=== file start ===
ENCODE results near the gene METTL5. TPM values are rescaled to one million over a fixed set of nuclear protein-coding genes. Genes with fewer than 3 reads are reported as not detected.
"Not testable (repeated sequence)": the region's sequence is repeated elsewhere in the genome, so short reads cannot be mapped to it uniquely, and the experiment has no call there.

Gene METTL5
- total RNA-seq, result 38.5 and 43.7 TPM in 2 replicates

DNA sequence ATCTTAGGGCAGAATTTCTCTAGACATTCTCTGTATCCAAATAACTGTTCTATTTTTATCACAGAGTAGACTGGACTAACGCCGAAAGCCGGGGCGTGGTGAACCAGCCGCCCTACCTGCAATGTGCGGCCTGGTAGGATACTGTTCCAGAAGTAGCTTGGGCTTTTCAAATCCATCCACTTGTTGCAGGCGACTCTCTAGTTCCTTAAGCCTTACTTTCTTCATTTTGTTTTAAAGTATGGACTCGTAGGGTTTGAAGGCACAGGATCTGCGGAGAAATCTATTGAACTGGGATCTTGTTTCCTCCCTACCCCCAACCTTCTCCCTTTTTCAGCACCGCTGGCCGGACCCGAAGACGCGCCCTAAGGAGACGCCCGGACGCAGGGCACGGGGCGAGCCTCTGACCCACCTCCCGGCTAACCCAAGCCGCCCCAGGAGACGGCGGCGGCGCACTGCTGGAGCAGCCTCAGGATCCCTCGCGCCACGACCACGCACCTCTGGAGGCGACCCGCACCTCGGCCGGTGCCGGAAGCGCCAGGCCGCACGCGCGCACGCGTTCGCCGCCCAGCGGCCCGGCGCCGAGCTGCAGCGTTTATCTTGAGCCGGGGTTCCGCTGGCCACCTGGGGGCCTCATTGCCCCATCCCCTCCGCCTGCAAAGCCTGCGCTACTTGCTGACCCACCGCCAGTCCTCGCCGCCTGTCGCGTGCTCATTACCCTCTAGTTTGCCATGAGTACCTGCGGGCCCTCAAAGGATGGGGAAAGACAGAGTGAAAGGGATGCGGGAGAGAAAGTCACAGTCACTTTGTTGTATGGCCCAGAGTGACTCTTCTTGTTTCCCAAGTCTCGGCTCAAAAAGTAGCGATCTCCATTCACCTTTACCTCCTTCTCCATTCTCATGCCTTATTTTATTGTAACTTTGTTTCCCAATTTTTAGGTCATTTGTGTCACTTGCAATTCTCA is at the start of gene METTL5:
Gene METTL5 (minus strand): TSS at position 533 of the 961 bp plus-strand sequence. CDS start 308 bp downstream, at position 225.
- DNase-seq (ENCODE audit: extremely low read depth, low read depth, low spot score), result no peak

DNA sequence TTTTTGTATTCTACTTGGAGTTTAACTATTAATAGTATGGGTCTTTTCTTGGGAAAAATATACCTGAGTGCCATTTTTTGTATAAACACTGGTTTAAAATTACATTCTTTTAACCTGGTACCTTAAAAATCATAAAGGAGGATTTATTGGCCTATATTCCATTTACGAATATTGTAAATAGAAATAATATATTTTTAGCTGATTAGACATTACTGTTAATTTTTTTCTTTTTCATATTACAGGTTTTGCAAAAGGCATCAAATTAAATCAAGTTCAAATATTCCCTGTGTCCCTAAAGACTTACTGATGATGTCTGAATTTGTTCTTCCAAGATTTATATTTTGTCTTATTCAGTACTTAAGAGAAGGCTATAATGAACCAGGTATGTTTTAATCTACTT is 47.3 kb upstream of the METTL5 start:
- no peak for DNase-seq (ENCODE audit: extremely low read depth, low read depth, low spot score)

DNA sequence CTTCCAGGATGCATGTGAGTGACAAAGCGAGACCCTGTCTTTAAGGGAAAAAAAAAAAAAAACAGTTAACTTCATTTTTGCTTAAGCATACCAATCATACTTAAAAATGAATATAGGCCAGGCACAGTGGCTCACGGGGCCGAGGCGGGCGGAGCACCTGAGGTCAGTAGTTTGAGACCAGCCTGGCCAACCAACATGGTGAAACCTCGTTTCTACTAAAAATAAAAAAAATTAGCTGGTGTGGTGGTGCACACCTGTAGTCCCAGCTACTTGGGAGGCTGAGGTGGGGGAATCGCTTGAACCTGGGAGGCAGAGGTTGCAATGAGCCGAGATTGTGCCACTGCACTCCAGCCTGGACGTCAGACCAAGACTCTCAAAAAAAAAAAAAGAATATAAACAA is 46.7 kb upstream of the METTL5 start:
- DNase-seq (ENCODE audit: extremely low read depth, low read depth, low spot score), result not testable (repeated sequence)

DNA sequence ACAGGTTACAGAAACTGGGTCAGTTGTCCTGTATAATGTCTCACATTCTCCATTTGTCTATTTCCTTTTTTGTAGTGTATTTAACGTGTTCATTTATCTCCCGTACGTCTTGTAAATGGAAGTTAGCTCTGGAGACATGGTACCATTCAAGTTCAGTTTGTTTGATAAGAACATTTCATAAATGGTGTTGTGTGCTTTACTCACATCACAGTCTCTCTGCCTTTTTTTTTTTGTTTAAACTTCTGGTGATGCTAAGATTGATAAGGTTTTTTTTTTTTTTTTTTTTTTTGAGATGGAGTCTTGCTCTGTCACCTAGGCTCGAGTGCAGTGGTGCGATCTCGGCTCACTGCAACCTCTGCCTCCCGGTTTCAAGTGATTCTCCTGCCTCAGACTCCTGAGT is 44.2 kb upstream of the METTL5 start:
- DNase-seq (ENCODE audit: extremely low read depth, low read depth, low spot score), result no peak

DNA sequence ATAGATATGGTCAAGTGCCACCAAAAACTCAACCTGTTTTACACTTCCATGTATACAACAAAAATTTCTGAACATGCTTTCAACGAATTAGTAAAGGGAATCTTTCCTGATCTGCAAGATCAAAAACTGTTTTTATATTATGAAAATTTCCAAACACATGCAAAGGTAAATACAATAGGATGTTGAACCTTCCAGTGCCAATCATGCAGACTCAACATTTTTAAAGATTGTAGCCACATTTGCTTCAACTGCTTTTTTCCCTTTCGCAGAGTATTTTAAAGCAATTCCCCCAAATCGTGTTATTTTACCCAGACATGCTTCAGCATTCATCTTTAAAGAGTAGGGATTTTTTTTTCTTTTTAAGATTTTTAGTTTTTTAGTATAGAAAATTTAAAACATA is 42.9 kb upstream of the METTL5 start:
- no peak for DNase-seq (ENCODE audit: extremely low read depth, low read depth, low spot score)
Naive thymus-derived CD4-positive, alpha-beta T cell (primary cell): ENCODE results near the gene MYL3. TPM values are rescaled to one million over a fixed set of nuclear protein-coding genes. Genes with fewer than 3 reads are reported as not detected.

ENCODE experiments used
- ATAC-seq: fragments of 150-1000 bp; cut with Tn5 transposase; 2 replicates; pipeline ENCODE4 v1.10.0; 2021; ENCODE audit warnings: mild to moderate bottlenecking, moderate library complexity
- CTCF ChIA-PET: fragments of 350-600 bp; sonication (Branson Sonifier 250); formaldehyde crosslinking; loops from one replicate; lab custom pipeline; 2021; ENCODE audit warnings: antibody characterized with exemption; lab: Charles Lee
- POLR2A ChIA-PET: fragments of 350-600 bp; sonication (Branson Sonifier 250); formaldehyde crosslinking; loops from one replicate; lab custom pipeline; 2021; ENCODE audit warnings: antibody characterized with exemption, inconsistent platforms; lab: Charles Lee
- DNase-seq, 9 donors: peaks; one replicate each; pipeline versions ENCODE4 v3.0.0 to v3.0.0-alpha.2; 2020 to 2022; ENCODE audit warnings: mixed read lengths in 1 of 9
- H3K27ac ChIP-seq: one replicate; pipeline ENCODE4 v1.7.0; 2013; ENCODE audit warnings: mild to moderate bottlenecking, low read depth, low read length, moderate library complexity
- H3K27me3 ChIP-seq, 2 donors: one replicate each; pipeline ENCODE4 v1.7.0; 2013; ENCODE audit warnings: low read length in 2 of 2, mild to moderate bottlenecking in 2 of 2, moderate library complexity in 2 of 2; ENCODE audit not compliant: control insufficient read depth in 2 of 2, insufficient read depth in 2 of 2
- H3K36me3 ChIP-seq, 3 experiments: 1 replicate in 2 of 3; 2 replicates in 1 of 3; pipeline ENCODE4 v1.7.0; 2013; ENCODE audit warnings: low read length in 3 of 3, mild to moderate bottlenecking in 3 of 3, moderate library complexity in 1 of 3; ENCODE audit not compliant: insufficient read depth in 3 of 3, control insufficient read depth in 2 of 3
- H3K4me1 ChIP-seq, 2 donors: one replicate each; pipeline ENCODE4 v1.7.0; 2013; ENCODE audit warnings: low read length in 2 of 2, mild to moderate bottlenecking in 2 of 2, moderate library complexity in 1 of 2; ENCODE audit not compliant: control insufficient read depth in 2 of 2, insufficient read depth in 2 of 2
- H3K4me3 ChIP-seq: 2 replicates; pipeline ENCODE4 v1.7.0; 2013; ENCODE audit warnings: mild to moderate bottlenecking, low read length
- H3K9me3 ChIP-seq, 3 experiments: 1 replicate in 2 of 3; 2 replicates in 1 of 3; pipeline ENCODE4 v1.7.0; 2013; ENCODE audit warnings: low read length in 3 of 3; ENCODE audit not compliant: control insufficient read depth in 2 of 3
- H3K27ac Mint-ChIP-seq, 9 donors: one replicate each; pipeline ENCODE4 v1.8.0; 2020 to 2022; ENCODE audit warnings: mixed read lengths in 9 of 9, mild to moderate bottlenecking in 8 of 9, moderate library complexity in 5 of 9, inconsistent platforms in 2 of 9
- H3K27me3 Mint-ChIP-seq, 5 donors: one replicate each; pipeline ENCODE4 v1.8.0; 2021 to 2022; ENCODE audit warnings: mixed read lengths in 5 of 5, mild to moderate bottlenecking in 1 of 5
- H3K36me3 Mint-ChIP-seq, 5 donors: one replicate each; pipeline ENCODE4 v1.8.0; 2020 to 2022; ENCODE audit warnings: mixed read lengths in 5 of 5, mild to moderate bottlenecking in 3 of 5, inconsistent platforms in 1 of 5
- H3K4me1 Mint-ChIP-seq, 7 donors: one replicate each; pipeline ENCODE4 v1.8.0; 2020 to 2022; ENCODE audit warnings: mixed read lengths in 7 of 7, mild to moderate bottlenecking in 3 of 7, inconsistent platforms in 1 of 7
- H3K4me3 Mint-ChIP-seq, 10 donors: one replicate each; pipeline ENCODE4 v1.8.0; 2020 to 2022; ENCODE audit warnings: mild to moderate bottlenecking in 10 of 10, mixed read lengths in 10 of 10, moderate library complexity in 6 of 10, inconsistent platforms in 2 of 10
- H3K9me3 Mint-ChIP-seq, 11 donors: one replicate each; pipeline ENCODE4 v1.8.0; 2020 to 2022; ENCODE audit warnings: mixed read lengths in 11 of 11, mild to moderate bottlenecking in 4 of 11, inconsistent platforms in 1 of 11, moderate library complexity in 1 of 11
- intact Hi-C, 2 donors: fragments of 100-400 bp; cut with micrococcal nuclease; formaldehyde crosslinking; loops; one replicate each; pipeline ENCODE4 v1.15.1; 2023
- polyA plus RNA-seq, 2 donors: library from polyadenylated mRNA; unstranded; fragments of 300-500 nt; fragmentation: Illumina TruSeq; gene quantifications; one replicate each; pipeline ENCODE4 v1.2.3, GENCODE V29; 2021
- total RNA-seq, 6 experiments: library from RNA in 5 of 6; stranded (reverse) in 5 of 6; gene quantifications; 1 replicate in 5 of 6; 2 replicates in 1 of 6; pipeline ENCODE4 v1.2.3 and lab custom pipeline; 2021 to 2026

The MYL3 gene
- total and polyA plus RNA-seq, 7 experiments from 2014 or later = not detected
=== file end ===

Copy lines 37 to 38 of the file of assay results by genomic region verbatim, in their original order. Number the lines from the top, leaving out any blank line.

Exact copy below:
The MYL3 gene
- total and polyA plus RNA-seq, 7 experiments from 2014 or later = not detected